Allegory vs Symbolism: Difference and Comparison

It is fun to see what an artist’s intent is. We could walk away after reading a piece of writing or studying a piece of art. A story stands the test of time because of a lot of factors. It can be the splendid writing or the compelling characters of the story.

Some novels achieve lofty classic status, while others fade into relative obscurity. Authors, journalists, and screenwriters use many literary tools to enhance their writing.

These tools are used to lay deeper meaning to their writing so that they are left open to endless reinterpretation. Without all these, readers would probably have little to think about and put down the books quickly.

No matter how many ways an article is written, it is not just easy to evoke something that the English language cannot capture. Rhetorical devices are used to strengthen arguments and help persuade the audience.

Allegory, Symbolism, Metaphors, and Allusion are the common instruments in a writer’s kit. Here we will be seeing how Allegory and Symbolism are used.

Key Takeaways

  1. An allegory is a narrative that uses characters and events to represent abstract ideas, while symbolism uses symbols to represent a deeper meaning.
  2. Allegories are longer and more complex than symbolic representations, while symbolism focuses more on individual objects or concepts.
  3. Allegories are written to teach a moral lesson, while symbolism can be used in any medium to convey a deeper meaning.

Allegory vs Symbolism

An allegory is a poem or a story that can be interpreted to reveal a hidden meaning. At the same time, symbolism is a figure of speech which uses symbols to signify ideas and qualities. Allegory places less emphasis on images, while symbolism gives more emphasis on the use of images between detail.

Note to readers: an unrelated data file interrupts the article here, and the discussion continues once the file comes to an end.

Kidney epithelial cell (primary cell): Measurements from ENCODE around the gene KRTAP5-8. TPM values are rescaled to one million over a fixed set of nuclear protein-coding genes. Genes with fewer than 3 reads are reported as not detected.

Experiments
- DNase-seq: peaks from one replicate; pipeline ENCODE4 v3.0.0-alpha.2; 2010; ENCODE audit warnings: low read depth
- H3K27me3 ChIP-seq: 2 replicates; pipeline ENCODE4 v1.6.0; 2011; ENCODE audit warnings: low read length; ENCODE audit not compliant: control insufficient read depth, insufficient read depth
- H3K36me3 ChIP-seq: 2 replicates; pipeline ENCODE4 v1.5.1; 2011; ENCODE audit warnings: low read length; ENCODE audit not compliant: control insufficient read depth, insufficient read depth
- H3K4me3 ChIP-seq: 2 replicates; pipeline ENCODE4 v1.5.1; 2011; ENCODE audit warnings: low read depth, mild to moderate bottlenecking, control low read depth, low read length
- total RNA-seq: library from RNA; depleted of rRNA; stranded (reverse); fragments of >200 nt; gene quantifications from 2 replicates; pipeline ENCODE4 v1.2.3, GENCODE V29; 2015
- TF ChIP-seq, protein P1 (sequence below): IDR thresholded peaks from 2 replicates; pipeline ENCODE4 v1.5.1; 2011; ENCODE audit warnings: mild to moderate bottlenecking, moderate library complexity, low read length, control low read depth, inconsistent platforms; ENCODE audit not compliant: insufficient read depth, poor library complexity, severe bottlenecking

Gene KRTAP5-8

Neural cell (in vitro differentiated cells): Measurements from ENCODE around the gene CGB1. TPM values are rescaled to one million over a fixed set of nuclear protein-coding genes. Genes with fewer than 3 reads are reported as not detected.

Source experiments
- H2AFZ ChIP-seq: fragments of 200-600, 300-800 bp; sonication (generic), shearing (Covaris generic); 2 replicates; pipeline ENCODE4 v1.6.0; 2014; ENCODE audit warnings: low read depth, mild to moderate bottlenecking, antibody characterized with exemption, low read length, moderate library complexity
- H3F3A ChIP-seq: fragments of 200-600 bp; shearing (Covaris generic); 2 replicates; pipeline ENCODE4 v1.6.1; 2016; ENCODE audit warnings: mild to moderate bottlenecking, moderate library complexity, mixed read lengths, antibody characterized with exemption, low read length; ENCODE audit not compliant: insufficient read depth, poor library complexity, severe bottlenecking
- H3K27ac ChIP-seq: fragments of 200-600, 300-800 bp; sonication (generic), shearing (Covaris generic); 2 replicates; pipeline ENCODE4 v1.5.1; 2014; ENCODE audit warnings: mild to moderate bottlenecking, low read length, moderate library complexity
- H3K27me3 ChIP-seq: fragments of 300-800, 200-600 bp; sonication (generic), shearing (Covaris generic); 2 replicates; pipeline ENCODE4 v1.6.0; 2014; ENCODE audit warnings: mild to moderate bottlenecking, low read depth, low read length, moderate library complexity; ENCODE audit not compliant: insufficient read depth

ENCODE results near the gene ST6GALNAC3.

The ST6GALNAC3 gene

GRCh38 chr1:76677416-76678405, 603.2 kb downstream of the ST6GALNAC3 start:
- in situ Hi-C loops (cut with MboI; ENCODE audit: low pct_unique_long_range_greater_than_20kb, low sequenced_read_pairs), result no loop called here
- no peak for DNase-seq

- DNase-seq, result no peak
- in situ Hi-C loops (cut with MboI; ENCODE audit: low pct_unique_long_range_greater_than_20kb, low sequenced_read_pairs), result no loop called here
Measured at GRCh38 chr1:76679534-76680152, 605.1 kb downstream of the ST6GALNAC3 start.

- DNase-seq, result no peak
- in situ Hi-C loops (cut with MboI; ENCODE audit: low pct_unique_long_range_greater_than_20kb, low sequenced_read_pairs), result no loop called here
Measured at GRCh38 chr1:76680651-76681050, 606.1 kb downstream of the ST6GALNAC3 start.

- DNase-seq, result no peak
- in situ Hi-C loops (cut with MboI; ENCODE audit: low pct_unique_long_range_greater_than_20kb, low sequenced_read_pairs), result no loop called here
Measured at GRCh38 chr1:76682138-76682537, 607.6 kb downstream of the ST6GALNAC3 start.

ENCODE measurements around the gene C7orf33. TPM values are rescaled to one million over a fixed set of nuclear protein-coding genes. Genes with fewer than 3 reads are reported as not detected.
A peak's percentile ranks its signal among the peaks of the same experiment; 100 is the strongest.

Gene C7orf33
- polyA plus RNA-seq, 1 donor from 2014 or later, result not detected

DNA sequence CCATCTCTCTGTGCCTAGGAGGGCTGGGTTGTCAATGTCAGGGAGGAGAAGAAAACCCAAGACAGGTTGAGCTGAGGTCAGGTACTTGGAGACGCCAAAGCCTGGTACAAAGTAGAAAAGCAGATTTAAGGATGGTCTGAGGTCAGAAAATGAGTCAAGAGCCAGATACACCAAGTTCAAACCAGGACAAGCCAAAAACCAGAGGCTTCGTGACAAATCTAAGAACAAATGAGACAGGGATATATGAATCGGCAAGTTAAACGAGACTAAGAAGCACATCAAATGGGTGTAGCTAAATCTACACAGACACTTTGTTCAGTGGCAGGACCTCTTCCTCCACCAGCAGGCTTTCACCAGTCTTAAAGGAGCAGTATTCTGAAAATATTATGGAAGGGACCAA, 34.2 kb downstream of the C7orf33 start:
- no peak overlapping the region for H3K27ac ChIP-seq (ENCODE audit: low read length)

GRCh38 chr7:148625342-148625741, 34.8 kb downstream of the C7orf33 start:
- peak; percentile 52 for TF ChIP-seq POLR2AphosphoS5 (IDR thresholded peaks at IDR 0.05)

Allegory vs Symbolism

Comparison Table

Parameters of ComparisonAllegorySymbolism
DefinitionAn allegory is a poem or a story that can be interpreted to reveal a hidden meaningSymbolism is a figure of speech which uses symbols to signify ideas and qualities
GenreAllegory is a narrativeSymbolism is a literary work
Inter-relationAllegory is created using symbolismSymbolism uses allegory to add meaning to their text
Types1. Biblical Allegory
2. Classical Allegory
3. Modern Allegory
1. Metaphor
2. Simile
3. Allegory
4. Personification
5. Archetype
6. Hyperbole
7. Irony
8. Metonymy
CharactersAllegory uses plants, animals, and forces of natureSymbolism uses an object, a character, or an animal
Use of ImagesSymbolism gives a lot of importance to using images between detail and ulterior meaning.Symbolism gives a lot of importance to the use of images between detail and ulterior meaning

What is Allegory?

An allegory is a description or a narrative in which actions, events, characters, or objects convey a hidden meaning of specific abstractions or ideas through symbolism or events. Allegory makes extensive use of symbolism to give the narration a broader moral or meaning.